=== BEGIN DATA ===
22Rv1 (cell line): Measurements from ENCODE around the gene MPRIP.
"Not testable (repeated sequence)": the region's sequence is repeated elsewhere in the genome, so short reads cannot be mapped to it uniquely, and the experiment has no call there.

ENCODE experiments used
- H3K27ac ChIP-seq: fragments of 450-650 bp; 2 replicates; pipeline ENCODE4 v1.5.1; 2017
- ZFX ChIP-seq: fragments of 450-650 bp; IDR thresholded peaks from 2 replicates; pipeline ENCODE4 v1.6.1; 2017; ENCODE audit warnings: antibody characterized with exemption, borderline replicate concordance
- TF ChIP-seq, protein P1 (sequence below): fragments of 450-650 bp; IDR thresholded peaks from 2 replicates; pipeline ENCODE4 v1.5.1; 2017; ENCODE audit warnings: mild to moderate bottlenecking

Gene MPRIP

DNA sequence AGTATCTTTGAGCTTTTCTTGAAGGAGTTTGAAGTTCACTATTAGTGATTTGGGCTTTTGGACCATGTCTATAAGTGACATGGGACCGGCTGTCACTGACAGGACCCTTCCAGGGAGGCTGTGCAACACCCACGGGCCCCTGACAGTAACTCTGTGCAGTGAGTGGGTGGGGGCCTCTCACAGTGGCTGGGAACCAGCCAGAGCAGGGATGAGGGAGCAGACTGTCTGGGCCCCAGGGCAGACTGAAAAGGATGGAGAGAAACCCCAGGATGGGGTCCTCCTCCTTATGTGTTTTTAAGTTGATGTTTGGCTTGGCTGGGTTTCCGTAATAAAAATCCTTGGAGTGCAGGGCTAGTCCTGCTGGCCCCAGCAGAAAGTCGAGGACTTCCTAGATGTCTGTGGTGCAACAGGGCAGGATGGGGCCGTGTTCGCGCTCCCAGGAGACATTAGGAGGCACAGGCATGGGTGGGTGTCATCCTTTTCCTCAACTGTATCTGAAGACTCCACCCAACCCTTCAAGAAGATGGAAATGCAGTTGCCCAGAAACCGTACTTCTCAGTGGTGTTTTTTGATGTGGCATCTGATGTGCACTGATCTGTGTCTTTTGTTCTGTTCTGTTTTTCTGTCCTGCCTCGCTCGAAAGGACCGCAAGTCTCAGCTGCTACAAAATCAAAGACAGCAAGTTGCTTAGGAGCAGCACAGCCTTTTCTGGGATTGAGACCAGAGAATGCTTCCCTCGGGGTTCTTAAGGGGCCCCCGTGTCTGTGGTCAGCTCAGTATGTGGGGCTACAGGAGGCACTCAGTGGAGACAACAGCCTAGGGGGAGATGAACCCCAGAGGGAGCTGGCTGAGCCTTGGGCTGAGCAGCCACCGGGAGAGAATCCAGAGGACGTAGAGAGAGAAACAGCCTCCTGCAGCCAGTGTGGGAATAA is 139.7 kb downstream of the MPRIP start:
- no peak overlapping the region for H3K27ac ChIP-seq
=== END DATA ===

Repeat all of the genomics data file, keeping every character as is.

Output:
22Rv1 (cell line): Measurements from ENCODE around the gene MPRIP.
"Not testable (repeated sequence)": the region's sequence is repeated elsewhere in the genome, so short reads cannot be mapped to it uniquely, and the experiment has no call there.

ENCODE experiments used
- H3K27ac ChIP-seq: fragments of 450-650 bp; 2 replicates; pipeline ENCODE4 v1.5.1; 2017
- ZFX ChIP-seq: fragments of 450-650 bp; IDR thresholded peaks from 2 replicates; pipeline ENCODE4 v1.6.1; 2017; ENCODE audit warnings: antibody characterized with exemption, borderline replicate concordance
- TF ChIP-seq, protein P1 (sequence below): fragments of 450-650 bp; IDR thresholded peaks from 2 replicates; pipeline ENCODE4 v1.5.1; 2017; ENCODE audit warnings: mild to moderate bottlenecking

Gene MPRIP

DNA sequence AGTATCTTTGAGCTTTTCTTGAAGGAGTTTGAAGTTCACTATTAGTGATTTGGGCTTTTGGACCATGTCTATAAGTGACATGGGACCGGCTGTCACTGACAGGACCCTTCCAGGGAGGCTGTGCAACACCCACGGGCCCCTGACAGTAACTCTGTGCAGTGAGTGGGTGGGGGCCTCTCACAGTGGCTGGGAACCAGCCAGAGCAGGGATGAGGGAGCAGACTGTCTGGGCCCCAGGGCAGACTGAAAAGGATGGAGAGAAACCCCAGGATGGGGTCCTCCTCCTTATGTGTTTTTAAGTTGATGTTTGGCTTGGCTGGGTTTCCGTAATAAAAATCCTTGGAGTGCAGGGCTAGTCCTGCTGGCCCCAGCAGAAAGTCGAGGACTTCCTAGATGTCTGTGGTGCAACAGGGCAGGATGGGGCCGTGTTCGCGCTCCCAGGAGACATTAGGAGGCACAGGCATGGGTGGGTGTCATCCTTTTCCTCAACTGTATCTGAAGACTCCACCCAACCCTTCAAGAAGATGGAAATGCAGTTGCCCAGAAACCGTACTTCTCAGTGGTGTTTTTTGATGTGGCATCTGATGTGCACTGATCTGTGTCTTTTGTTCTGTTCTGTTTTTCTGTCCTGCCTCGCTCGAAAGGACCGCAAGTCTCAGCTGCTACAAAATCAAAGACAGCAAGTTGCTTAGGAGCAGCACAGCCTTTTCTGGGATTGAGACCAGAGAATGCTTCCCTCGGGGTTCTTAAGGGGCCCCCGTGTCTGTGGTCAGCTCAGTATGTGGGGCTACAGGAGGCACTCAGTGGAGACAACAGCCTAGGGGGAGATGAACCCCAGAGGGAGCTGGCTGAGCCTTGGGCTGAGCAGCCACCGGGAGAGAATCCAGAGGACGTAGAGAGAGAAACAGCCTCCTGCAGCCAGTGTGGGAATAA is 139.7 kb downstream of the MPRIP start:
- no peak overlapping the region for H3K27ac ChIP-seq